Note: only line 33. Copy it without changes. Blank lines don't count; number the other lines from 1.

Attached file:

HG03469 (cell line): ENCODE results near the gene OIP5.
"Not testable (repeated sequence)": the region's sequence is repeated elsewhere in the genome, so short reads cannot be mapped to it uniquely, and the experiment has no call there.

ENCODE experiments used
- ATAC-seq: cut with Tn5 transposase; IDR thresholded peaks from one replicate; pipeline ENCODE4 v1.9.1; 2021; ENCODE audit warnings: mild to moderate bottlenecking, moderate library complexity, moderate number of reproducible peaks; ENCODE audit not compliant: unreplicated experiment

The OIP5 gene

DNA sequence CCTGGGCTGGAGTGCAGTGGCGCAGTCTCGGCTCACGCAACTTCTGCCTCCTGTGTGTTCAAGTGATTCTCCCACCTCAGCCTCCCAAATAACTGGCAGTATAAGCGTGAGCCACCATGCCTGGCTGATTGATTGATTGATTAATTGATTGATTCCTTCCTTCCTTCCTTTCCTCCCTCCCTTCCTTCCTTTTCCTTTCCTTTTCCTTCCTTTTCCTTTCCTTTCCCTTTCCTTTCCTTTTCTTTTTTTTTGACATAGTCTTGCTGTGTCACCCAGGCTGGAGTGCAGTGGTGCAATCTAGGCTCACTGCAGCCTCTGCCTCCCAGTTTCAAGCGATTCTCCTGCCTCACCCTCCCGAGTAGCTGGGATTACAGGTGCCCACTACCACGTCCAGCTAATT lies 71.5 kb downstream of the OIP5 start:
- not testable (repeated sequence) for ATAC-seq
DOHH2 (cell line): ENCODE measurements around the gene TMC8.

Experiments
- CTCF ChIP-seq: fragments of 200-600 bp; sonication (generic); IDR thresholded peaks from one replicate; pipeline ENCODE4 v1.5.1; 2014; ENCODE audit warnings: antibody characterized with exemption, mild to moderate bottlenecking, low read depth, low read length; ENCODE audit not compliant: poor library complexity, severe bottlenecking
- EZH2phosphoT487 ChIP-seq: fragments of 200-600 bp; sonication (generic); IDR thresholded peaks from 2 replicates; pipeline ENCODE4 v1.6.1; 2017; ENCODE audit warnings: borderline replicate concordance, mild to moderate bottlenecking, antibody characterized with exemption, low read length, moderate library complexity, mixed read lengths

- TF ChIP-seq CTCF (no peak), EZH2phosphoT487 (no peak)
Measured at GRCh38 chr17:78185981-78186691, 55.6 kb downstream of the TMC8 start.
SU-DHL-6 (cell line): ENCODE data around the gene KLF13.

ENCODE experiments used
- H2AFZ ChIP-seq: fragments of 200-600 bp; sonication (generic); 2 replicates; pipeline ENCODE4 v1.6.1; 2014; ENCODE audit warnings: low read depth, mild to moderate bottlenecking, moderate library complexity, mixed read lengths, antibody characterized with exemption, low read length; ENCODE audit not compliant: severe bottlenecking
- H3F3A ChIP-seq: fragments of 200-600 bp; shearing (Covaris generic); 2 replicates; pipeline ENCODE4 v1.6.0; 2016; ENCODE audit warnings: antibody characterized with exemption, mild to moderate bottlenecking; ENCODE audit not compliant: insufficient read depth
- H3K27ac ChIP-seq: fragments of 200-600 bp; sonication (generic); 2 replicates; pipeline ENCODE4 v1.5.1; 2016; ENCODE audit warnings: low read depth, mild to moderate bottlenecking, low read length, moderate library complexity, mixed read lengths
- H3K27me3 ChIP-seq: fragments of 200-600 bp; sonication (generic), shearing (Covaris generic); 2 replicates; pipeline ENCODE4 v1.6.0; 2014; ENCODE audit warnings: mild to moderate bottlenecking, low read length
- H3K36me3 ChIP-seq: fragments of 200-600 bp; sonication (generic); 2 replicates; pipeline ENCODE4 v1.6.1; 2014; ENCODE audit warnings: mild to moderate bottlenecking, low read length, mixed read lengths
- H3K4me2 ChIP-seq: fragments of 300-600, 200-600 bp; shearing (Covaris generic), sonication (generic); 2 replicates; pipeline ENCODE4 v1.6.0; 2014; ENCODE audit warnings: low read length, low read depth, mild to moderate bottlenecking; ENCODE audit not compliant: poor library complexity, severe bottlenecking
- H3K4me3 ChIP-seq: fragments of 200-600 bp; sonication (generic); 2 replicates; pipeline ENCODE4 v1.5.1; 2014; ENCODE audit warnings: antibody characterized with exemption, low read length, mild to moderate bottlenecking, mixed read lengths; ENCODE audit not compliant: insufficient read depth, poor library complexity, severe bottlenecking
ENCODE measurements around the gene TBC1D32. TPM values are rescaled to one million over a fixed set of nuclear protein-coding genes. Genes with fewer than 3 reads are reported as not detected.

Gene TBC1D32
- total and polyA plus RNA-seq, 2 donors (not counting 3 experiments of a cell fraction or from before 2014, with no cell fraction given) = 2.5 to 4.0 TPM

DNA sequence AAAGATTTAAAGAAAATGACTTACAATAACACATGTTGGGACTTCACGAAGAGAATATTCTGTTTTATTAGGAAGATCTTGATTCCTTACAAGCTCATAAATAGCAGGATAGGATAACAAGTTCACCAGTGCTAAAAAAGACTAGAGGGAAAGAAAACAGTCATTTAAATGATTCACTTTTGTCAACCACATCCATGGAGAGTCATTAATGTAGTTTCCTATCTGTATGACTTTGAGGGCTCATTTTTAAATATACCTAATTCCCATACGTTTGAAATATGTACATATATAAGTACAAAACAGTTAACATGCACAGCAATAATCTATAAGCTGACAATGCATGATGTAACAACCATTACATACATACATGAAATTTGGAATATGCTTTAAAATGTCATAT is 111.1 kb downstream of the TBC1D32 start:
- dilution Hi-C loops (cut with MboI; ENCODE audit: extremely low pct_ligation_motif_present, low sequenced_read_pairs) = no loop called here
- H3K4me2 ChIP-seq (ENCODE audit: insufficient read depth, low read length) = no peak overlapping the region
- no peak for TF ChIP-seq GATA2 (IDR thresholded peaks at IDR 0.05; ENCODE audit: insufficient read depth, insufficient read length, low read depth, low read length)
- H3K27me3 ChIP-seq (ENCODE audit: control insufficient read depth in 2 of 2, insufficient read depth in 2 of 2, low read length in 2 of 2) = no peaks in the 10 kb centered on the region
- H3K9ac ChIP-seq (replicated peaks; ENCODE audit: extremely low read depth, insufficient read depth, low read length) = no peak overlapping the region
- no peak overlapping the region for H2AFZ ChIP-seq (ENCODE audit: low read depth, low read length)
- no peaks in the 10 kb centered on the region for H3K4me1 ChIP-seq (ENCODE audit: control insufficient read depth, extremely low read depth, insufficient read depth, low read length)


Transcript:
- no peaks in the 10 kb centered on the region for H3K4me1 ChIP-seq (ENCODE audit: control insufficient read depth, extremely low read depth, insufficient read depth, low read length)